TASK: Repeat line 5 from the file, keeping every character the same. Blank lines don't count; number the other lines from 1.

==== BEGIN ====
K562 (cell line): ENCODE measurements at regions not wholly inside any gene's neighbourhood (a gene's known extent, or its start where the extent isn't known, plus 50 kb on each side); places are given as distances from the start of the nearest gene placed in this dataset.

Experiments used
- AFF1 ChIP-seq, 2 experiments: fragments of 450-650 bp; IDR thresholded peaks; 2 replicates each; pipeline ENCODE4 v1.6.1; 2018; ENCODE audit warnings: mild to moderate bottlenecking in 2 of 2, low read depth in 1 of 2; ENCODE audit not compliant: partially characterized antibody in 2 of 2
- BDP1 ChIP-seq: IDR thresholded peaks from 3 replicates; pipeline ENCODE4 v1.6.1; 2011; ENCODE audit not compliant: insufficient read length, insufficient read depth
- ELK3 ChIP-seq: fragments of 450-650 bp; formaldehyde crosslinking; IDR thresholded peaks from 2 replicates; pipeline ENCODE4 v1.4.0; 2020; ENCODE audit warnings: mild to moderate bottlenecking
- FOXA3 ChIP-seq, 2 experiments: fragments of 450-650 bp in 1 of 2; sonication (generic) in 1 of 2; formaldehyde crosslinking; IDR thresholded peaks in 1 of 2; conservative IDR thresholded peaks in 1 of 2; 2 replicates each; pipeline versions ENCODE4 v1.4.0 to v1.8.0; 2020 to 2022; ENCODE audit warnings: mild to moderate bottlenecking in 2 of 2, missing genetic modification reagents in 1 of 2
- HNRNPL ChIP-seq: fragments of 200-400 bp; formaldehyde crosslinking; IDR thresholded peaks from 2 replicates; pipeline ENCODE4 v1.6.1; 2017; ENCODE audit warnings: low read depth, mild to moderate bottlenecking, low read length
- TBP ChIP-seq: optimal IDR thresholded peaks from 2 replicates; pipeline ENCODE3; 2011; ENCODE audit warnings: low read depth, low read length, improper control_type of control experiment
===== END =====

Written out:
- ELK3 ChIP-seq: fragments of 450-650 bp; formaldehyde crosslinking; IDR thresholded peaks from 2 replicates; pipeline ENCODE4 v1.4.0; 2020; ENCODE audit warnings: mild to moderate bottlenecking